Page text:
The link below will take you to a discussion of Jill Leovy’s book Ghettoside. Leovy knows from experience–she covered crime for the Los Angeles Times for many years–that poor minority communities are too often harshly policed. But she also laments that the majority of poor minority residents of these communities, who are law-abiding souls just trying to live life like the rest of us, must live among murderers and other predators, and that our society has been unable to provide them with something so basic to a civilized society as personal security. (In Chicago last year, the police department’s clearance rate for homicides fell to about 17%. See, “Chicago Police Solve 1 in every 20 Shootings: Here are some reasons why that is so low,” Chicago Tribune, August 8, 2018.) Leovy argues that the alienation in many poor black communities today is as much a result of under-policing as over-policing.
Pictured: John Skaggs, a 30-year veteran of the LAPD who retired in 2017. He is a central character in Ghettoside. Staffing police departments with more detectives, and more detectives like John Skaggs, would go a long way towards providing security to people living in impoverished communities, as would a return to a “to serve and protect” ethos, rather than one of “us versus them.”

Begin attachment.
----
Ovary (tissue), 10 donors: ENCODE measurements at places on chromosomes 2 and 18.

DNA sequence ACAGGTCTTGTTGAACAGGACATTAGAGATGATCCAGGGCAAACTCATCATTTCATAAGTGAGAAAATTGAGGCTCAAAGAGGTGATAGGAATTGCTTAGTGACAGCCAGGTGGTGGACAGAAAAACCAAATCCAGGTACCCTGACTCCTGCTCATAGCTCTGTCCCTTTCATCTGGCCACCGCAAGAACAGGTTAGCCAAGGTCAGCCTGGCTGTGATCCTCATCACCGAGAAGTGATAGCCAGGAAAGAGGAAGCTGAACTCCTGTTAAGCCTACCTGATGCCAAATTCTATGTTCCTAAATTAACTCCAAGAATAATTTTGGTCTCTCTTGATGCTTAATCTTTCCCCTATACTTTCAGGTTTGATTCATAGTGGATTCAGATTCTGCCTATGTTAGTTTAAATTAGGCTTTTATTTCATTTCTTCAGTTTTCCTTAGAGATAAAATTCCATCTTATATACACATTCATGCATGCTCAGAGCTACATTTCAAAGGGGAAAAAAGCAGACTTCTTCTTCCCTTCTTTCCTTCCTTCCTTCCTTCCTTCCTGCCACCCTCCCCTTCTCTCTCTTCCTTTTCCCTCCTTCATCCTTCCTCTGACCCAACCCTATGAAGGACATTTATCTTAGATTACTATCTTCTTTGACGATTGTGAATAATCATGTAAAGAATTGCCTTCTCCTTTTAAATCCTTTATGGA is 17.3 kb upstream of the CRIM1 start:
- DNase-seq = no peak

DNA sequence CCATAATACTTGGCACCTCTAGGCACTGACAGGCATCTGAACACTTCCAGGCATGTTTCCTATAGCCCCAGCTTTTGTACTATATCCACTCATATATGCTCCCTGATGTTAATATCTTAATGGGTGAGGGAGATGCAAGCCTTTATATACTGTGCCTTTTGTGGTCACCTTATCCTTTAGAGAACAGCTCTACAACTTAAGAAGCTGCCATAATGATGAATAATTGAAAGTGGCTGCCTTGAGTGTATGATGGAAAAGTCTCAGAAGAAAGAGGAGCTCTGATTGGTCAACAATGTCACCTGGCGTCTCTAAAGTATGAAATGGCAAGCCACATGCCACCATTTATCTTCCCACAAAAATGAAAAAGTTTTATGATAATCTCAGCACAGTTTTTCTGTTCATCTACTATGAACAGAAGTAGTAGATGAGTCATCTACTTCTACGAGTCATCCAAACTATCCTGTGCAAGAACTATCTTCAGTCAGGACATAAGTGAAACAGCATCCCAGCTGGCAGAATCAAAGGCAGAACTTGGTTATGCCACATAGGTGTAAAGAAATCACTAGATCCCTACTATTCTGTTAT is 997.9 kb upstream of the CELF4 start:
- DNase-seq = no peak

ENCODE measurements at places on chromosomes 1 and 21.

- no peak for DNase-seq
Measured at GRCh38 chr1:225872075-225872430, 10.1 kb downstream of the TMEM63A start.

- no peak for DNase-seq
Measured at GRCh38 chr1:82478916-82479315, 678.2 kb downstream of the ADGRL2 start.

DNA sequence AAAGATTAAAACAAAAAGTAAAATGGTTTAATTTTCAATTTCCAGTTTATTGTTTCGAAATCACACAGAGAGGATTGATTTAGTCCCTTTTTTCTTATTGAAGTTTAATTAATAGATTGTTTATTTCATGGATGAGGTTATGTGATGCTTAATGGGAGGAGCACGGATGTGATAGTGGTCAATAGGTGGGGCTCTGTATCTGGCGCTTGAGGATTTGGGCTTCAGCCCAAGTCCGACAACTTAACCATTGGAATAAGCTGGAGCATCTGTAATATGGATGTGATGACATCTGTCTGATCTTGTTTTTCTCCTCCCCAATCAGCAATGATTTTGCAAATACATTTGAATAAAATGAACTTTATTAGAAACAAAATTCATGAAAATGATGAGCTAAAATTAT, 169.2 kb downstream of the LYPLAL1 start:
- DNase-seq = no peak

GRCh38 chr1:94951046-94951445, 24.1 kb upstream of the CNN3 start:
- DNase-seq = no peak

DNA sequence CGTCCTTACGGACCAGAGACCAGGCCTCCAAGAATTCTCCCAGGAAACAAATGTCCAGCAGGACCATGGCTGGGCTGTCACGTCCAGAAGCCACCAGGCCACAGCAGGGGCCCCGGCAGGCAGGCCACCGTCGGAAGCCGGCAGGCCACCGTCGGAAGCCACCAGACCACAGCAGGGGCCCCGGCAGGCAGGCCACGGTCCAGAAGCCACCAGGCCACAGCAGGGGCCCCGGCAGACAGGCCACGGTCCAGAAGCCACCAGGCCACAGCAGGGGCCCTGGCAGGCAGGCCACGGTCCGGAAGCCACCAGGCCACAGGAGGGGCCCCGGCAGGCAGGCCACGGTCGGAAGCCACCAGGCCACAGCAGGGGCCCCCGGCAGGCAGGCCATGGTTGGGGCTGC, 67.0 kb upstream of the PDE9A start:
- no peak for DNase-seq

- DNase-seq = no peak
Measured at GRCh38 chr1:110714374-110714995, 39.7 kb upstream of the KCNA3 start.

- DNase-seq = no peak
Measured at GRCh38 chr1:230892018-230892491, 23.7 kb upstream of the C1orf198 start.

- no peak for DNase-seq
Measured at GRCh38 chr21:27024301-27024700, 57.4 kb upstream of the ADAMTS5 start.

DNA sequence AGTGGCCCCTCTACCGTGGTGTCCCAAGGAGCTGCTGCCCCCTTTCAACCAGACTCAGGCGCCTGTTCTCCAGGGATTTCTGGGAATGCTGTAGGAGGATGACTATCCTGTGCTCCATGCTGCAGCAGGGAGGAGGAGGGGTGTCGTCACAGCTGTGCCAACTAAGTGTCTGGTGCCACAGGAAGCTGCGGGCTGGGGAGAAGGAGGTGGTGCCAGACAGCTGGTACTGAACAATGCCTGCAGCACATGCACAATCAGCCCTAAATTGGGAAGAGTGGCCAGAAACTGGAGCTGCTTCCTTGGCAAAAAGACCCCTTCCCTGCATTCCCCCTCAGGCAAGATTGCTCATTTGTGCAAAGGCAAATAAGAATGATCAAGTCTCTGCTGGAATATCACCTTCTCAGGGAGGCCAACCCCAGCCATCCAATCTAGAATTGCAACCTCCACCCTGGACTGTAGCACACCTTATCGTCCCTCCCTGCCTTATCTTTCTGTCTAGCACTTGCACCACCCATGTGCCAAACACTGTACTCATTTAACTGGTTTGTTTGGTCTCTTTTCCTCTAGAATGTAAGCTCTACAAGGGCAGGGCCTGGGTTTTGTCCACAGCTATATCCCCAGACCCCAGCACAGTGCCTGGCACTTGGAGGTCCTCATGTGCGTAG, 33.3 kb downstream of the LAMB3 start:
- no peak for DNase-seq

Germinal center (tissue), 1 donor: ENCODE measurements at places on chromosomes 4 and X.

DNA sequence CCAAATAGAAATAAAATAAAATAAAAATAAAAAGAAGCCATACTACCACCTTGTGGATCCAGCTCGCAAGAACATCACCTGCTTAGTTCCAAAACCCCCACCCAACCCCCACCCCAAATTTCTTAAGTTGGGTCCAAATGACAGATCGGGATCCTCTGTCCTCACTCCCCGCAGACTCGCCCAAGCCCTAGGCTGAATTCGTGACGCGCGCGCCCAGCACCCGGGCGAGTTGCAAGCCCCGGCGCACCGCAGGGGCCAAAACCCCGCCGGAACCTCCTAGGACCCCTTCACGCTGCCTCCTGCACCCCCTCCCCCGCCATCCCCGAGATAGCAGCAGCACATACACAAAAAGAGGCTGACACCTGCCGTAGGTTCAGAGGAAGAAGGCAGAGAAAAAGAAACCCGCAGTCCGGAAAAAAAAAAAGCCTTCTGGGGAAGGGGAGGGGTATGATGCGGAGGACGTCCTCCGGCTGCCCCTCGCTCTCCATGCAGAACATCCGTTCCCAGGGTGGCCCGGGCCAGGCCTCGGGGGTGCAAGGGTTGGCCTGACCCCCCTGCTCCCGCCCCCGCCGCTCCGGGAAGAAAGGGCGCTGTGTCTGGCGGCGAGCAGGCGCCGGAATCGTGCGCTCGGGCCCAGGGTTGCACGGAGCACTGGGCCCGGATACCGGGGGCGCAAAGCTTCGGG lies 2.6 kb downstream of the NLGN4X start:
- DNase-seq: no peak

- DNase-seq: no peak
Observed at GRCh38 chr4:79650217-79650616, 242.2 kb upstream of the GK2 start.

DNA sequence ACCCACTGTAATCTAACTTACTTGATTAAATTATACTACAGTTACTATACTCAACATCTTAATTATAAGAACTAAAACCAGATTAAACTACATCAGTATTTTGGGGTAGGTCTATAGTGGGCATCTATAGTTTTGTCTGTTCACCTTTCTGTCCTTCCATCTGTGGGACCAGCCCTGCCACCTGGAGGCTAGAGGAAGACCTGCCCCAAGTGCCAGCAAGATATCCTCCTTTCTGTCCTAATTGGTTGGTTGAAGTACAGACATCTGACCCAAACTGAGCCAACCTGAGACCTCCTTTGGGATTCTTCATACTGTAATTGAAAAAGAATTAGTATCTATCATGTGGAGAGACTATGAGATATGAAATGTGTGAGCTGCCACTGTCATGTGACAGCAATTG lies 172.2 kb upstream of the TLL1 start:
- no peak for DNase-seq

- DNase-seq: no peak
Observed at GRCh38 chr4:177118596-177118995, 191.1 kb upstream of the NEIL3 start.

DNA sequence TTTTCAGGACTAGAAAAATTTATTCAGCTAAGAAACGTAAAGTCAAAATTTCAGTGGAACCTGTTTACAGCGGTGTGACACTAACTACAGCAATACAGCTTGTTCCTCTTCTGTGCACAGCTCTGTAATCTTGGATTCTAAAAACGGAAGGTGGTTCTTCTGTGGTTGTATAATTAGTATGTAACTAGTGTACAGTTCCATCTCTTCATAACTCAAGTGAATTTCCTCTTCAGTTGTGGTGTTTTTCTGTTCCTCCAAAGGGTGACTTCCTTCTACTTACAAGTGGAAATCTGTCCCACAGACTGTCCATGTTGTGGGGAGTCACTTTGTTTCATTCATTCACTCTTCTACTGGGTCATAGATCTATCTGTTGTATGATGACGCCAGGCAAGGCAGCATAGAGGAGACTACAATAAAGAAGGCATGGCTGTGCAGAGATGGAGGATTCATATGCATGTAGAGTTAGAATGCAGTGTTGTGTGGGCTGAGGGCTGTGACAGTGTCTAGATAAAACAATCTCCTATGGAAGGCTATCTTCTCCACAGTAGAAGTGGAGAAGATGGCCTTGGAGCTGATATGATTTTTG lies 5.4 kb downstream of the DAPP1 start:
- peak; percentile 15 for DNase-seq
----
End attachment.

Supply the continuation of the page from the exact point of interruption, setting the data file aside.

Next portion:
Leovy documents the bona fide fear of physical harm that people have in these communities if they agree to testify in court. Perhaps a good place to begin to rebuild trust of the police in these communities is for the state to expend the resources to consistently protect potential witnesses. Wouldn’t doing so be an opportunity to find some mutual understanding and common ground among Blue Lives and Black Lives supporters?
Both the harsh policing and the mortal danger to the residents of the communities Leovy describes are shameful. But so is the fact that so many Americans only seem to see one or the other of these two, very related problems.
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